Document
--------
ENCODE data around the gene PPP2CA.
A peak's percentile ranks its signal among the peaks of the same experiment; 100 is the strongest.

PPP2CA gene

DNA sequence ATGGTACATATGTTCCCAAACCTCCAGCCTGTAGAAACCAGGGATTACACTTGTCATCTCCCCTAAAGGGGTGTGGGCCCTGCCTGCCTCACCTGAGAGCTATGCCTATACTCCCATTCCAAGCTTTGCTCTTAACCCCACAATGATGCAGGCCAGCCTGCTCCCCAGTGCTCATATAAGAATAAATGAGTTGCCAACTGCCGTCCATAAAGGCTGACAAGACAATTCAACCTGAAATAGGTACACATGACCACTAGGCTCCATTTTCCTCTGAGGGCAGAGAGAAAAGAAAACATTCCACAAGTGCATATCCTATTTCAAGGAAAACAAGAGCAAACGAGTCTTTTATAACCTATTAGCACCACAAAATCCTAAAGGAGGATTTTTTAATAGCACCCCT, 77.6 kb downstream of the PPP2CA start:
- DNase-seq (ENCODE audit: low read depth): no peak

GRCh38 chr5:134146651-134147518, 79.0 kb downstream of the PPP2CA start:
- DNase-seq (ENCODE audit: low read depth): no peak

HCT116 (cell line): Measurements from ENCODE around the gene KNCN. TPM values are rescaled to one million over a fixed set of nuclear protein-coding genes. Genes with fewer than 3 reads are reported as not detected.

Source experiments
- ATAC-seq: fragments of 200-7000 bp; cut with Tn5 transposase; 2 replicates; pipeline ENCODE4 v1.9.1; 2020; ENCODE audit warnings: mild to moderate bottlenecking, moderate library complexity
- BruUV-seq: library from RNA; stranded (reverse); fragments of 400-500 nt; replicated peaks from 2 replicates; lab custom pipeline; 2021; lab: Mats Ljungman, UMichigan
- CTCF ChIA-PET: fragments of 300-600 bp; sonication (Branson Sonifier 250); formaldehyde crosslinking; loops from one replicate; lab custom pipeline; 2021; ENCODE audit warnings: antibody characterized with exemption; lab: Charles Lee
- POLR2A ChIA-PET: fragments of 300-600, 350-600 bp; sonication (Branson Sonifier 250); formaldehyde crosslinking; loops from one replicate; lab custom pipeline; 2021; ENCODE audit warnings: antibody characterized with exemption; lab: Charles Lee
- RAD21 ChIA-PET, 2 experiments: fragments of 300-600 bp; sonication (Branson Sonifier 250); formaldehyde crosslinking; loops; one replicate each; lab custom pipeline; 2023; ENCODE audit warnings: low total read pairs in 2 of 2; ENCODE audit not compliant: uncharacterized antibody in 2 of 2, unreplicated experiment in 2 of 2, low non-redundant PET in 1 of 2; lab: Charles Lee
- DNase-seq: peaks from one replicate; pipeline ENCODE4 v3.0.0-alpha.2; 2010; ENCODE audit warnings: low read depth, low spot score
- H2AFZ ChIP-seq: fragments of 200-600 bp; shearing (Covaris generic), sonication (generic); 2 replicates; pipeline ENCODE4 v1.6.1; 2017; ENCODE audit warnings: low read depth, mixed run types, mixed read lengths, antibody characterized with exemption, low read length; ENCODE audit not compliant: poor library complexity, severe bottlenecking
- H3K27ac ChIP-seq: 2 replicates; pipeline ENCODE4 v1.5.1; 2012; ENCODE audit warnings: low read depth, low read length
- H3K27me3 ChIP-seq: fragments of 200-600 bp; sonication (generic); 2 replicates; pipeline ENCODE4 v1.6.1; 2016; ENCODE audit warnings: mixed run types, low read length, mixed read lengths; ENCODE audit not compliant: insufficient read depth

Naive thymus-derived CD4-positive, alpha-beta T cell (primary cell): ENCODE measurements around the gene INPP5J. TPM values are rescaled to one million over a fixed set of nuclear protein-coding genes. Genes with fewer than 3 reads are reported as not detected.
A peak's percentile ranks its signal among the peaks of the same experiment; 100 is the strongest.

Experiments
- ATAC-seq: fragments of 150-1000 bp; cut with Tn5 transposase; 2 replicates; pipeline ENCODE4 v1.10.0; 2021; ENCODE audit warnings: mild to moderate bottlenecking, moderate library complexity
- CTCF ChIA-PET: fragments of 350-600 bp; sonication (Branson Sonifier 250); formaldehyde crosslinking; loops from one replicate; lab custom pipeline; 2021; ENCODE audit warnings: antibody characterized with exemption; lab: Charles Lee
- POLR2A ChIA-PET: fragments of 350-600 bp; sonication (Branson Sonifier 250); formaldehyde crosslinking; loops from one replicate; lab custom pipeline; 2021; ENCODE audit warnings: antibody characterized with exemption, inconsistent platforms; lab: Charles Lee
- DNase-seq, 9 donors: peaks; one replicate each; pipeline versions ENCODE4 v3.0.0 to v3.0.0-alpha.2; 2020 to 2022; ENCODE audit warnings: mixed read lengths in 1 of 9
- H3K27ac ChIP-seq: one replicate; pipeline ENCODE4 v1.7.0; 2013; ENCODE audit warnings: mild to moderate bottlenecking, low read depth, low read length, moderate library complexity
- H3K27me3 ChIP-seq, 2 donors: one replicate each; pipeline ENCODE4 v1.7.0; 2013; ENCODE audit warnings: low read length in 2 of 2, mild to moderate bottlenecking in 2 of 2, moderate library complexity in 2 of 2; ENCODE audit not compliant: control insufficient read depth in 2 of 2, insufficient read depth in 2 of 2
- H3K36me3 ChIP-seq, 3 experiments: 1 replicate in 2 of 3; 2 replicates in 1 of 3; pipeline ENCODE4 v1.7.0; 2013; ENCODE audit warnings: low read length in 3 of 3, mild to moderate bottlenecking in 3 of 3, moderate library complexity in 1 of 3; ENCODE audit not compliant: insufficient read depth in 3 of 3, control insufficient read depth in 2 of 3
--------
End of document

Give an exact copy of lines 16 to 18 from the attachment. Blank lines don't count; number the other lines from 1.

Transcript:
- H2AFZ ChIP-seq: fragments of 200-600 bp; shearing (Covaris generic), sonication (generic); 2 replicates; pipeline ENCODE4 v1.6.1; 2017; ENCODE audit warnings: low read depth, mixed run types, mixed read lengths, antibody characterized with exemption, low read length; ENCODE audit not compliant: poor library complexity, severe bottlenecking
- H3K27ac ChIP-seq: 2 replicates; pipeline ENCODE4 v1.5.1; 2012; ENCODE audit warnings: low read depth, low read length
- H3K27me3 ChIP-seq: fragments of 200-600 bp; sonication (generic); 2 replicates; pipeline ENCODE4 v1.6.1; 2016; ENCODE audit warnings: mixed run types, low read length, mixed read lengths; ENCODE audit not compliant: insufficient read depth